After boosting its solar power generation and adding wind-energy projects in recent years, Tucson Electric Power Co. is looking at biomass generation from burning wood or other organic matter.
TEP said Friday that it is seeking information about forest biomass generation systems that could generate power for customers while improving the health of Arizona forests.
The utility issued a request for information about technologies, costs, environmental benefits, construction requirements and interconnection requirements of forest biomass energy projects.
The information will be used to “help determine the feasibility of using forest feedstocks as a renewable resource in Arizona,” TEP said.
Biomass power plants use the heat produced from the combustion of wood or other organic materials to generate electricity.
Fuels may include forest residues, crop residues, primary and secondary mill residues, and urban wood waste.
TEP said it will coordinate with other Arizona utilities, as appropriate, to consider joint efforts to develop a forest biomass energy project.
The Novo BioPower Plant in Snowflake burns chipped wood from Arizona’s forests to produce 27 megawatts of power, which is under contract by Arizona Public Service Co. and the Salt River Project to meet part of the utilities’ renewable-energy requirements.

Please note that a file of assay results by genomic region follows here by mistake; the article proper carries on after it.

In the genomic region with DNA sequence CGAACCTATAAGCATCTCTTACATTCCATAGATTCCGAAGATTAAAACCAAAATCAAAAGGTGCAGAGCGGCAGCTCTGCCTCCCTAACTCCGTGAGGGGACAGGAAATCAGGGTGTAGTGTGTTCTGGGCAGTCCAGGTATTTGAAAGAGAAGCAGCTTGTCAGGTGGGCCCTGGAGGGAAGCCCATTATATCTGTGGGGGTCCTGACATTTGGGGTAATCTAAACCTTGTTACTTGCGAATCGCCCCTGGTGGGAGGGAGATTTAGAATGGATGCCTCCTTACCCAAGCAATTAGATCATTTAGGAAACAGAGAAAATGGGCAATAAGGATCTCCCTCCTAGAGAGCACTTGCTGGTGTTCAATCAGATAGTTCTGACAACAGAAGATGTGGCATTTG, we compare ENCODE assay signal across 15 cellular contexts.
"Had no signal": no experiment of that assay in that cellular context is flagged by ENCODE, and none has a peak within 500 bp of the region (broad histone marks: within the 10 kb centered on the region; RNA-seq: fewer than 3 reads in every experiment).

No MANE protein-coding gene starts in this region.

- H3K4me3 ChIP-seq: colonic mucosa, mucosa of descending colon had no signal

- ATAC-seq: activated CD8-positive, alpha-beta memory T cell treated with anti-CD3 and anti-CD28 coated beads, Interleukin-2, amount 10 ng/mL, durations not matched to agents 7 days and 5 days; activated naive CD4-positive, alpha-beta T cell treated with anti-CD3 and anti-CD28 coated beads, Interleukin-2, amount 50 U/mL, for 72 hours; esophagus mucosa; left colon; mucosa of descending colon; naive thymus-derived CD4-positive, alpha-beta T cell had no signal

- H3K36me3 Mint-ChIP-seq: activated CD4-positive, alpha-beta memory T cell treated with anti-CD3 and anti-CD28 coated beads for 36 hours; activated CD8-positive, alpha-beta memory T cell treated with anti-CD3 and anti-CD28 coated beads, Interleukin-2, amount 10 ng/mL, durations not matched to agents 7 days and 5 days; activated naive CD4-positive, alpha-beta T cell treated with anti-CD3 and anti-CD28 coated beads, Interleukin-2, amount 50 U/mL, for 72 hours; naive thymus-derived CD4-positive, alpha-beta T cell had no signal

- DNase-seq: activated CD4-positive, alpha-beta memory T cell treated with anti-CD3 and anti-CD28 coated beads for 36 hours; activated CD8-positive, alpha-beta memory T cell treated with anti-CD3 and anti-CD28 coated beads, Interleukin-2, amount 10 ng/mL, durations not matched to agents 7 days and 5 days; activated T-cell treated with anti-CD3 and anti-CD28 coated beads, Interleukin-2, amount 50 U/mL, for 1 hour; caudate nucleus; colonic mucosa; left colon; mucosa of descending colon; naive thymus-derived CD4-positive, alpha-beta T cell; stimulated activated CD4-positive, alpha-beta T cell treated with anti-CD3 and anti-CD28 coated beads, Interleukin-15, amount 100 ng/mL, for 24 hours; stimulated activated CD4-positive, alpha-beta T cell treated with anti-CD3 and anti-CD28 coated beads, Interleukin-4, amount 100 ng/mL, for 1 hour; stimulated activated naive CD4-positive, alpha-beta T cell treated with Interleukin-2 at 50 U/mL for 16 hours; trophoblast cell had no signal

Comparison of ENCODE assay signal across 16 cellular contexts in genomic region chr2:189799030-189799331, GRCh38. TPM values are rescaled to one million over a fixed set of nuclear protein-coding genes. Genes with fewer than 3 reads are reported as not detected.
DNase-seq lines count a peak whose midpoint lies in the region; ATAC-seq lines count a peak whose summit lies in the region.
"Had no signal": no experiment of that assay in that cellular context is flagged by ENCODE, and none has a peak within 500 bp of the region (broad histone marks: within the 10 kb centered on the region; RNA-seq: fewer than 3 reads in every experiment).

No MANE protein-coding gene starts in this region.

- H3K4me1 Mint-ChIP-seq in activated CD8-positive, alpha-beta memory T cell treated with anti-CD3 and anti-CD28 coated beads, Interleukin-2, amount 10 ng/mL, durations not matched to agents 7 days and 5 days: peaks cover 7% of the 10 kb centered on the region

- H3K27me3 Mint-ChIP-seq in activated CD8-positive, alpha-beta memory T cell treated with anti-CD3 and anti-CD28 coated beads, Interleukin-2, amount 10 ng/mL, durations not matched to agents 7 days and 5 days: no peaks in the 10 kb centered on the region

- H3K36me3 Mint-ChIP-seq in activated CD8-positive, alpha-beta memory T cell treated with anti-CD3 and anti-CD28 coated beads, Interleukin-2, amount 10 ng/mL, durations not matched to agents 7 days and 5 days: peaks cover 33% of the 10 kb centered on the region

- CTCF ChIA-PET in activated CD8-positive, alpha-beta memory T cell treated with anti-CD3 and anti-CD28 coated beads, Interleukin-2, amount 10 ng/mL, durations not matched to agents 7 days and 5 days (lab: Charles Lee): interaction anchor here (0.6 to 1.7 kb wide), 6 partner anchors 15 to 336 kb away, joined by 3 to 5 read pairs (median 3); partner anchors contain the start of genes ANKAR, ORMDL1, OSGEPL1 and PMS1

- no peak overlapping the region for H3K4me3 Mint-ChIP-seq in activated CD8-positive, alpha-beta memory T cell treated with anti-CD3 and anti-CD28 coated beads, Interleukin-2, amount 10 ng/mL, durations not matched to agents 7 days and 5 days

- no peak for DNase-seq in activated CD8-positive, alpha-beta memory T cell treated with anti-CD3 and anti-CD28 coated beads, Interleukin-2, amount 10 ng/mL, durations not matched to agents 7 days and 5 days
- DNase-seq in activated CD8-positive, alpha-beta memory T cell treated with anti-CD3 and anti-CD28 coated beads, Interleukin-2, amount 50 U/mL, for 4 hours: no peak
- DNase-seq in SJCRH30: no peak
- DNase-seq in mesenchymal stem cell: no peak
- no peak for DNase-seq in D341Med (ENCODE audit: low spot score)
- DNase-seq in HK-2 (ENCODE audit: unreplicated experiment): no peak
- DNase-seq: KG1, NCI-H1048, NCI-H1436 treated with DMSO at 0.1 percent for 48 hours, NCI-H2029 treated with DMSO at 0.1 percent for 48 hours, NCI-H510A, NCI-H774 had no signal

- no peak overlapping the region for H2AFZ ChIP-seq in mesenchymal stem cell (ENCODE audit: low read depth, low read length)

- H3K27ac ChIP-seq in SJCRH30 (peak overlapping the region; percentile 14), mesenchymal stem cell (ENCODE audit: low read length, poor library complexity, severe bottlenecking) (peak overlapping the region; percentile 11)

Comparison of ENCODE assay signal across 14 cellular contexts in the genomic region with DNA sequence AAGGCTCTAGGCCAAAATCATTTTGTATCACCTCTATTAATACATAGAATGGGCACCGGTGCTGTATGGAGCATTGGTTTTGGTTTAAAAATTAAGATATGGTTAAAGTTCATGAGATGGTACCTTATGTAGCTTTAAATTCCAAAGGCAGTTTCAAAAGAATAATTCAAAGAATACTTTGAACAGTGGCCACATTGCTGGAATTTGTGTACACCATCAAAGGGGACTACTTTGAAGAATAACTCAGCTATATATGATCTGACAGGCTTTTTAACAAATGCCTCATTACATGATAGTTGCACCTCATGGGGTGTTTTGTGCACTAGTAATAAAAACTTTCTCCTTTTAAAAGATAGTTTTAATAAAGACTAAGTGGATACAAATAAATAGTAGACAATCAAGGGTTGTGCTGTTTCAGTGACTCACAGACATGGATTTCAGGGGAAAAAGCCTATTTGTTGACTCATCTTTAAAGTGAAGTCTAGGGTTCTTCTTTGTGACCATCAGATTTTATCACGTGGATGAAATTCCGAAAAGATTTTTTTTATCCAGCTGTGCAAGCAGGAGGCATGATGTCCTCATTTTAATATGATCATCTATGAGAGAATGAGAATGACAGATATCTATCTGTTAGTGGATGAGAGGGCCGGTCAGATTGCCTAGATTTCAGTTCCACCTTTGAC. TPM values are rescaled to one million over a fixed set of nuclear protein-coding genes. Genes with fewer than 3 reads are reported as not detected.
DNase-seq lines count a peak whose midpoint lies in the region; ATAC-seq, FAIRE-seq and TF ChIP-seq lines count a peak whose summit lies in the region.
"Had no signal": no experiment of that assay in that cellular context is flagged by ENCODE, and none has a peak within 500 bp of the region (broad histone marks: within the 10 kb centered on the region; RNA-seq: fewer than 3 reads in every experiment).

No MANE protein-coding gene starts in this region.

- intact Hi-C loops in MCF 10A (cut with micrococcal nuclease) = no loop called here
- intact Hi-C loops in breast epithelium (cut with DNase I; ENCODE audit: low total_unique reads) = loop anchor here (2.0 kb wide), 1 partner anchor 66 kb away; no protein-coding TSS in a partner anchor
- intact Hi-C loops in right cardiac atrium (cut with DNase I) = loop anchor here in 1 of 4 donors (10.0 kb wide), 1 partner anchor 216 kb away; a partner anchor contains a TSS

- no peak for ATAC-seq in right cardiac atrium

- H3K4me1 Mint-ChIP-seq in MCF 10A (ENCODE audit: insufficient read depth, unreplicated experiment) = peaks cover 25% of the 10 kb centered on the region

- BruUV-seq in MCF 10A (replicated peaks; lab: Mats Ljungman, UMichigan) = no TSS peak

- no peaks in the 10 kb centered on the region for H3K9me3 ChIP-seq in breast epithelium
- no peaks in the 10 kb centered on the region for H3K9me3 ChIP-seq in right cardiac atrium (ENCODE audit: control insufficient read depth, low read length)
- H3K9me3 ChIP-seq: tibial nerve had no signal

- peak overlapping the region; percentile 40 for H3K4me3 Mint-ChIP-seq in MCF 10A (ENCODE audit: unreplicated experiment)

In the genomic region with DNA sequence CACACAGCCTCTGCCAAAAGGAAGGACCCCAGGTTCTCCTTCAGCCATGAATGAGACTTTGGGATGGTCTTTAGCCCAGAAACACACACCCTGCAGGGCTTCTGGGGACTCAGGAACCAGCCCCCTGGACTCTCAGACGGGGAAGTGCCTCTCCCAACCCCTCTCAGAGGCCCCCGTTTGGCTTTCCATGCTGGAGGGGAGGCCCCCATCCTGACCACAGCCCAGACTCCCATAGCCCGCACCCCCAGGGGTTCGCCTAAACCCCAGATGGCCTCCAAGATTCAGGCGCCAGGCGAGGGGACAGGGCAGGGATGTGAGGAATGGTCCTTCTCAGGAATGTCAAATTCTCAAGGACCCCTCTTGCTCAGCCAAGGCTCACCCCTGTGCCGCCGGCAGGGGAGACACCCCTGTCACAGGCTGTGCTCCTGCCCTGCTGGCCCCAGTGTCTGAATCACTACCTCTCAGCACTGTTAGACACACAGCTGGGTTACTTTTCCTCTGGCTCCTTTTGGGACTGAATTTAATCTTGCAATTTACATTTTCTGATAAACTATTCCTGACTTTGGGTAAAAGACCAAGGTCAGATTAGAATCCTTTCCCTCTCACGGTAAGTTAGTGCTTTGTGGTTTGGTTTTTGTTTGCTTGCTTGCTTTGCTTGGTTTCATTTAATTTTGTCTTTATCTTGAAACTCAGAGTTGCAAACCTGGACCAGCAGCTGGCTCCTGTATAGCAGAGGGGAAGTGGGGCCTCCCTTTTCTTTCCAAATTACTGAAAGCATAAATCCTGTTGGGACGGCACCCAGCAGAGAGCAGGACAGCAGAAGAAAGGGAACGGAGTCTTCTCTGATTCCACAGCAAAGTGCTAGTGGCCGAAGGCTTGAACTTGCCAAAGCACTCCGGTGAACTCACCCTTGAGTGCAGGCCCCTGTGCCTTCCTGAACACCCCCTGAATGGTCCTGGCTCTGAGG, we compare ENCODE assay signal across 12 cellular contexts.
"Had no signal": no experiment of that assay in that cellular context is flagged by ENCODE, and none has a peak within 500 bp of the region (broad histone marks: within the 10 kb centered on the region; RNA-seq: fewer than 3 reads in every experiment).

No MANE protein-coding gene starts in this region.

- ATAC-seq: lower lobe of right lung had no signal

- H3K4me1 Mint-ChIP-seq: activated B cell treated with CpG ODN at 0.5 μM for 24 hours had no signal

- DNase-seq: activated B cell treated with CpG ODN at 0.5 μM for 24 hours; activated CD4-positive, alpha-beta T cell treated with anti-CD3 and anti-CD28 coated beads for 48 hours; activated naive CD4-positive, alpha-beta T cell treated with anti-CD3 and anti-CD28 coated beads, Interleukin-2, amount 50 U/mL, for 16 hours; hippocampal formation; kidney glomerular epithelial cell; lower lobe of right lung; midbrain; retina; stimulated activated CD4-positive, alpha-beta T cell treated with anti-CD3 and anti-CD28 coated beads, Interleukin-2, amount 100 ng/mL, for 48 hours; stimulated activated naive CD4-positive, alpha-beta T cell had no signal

While some scientists consider biomass generation carbon-neutral, some environmentalists disagree and others are concerned that it could increase other kinds of pollution and lead to over-cutting of forests.
TEP said it anticipates filing a forest biomass proposal with the Arizona Corporation Commission in 2019. The commission held a workshop on biomass generation last December.
The utility says it is working to deliver at least 30 percent of its power from renewable resources by 2030, doubling the state’s 2025 goal.
Nearly 13 percent of TEP’s power came from solar, wind and other renewable resources last year, well above Arizona’s 7 percent requirement for 2017, the company said.
The request for information process is being managed by New Hampshire-based Accion Group. A copy of the request can be found at tepbiorfi.accionpower.com.
TEP provides electric service to about 424,000 customers in Southern Arizona.
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